The blockading countries are now under pressure and try to avoid talking about the Gulf crisis, contrary to the situation at the start of the crisis when they tried to tarnish the image of Qatar, a researcher has said.
"Qatar has managed to tell the truth to the world that it is the victim and the blockading countries want to undermine its sovereignty and independence," stated Al Jazeera Centre for Studies researcher Al Hawwass Taqiyah.
He was addressing a forum on the 'Gulf Crisis One Year on: How Qatar resisted and overcome the effects of the blockade,' hosted by Al Jazeera Centre for Studies and Al Jazeera Mubasher Channel on Wednesday night.
The event was part of marking the first year of the unjust blockade against Qatar by Saudi Arabia, the UAE, Bahrain and Egypt and explored the achievements of the country in turning the situation into a springboard for a more solid future.
A book titled "The Endurance of Qatar is a model of resisting the blockade and the power of small countries," was launched on the occasion. It is written by a group of researchers in the field.
The other speakers at the forum were Qatari mediaperson Abdulaziz al-Isshaq, Ankara-based political analyst Ali Hussein Bakir, and Qatari researcher Dr Khalid bin Rashid al-Khater.
"Qatar has managed to overcome the shock of the blockade and build a strong and enduring economy that further enhanced its stability and social peace," Dr al-Khater stated.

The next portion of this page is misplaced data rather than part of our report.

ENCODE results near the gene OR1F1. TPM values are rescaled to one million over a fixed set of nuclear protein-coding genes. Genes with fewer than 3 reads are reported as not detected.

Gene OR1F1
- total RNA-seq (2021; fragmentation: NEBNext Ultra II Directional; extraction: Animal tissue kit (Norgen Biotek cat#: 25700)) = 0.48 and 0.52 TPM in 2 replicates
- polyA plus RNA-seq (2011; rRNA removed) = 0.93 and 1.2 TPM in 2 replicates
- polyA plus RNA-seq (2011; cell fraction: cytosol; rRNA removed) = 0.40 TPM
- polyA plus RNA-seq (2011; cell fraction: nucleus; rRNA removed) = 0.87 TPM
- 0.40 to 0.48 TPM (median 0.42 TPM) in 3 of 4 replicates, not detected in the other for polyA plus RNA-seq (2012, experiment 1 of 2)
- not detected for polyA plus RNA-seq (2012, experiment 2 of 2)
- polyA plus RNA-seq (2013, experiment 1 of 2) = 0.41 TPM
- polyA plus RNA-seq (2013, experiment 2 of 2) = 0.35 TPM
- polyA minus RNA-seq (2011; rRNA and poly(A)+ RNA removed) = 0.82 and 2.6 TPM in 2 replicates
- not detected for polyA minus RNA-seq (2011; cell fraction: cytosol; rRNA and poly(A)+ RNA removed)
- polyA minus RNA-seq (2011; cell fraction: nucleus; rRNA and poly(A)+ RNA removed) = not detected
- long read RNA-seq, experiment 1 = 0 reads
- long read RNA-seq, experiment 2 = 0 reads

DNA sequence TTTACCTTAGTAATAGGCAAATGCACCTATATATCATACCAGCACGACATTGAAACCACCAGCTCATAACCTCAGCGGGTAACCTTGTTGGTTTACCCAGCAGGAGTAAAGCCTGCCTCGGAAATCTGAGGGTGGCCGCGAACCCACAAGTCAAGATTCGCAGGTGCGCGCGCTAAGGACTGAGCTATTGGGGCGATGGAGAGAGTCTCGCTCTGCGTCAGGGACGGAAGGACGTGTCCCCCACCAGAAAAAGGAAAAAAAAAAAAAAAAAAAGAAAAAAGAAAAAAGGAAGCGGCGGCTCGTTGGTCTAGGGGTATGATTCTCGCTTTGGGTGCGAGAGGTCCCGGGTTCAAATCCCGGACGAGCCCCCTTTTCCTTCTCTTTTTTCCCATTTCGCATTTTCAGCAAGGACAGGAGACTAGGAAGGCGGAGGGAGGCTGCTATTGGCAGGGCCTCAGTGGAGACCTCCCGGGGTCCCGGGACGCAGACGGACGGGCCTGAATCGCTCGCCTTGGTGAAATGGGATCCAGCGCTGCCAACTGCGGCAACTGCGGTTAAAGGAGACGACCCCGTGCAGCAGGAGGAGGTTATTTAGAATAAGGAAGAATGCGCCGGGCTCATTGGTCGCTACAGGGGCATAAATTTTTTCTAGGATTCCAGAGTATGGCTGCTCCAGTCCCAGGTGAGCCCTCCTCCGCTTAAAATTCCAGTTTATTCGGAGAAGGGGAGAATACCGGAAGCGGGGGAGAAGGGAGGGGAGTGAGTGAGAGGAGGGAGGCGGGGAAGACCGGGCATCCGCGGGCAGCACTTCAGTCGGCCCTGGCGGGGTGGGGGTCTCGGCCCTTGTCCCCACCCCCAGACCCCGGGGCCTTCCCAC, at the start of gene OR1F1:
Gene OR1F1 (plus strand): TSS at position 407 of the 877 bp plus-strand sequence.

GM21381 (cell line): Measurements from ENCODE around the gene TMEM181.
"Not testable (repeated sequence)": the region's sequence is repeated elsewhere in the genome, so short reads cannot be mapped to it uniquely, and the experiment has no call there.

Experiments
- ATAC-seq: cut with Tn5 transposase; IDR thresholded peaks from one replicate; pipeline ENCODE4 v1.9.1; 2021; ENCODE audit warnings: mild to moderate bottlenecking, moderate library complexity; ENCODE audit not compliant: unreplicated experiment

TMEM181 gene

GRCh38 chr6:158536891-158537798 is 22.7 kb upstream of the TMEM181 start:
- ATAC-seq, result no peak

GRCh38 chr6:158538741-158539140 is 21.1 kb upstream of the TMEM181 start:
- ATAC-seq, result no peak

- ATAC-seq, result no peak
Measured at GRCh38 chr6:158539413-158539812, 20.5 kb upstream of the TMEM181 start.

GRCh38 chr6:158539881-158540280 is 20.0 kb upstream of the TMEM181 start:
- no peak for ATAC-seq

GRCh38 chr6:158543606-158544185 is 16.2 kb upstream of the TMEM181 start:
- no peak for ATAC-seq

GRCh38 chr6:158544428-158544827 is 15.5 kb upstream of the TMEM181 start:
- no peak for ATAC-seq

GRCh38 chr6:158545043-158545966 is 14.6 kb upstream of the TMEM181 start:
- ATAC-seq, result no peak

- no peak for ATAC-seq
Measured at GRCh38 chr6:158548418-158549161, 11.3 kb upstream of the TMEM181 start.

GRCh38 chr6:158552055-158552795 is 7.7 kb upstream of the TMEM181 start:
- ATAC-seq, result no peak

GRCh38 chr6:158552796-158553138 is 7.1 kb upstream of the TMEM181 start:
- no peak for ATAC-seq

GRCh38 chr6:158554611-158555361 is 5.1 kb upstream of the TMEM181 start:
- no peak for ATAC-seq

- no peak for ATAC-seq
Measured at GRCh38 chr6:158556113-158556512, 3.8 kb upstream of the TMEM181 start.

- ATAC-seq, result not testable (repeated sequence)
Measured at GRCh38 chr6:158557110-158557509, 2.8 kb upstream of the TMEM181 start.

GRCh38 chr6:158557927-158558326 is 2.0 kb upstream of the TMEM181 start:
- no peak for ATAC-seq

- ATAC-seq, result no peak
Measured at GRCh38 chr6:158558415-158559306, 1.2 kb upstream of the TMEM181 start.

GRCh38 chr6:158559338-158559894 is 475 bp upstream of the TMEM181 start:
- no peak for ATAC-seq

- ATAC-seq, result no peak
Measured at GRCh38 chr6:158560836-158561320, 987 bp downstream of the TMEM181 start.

"The country has managed to build stronger and varied strategic economic partnerships with various international partners outside the region, diversified the economy and sources of income, and maintain solid infrastructure for both its local and international investments.
"Qatar's economy and its investment outlook is much better than what it was before the blockade. In addition, the country launched various initiatives to further free the economy and abolish any hurdles that could delay potential investments.
"All the attempts of the blockading countries to undermine the Qatari economy or damage its currency's value eventually failed due to the power of the national economy, its huge investments and fiscal reserve.
"Simultaneously the blockading countries lost their credibility internationally and locally because their media depended on false and fabricated news," Dr al-Khater added.
Al-Isshaq talked about the success of Qatar in building new strong alliances with various regional and international powers while the blockading countries failed to mobilise the world, especially some African and European countries, against Qatar. "The charges of terrorism against Qatar were not acceptable as the country's efforts in counter-terrorism and helping other countries overcome the consequences of terror are well-established globally."
Bakir stressed that the blockading countries are now in a dilemma as they cannot either escalate the situation or go back on their initial moves. "The endurance of Qatar has given the world a new model of how a small country can survive an unjust blockade," he added.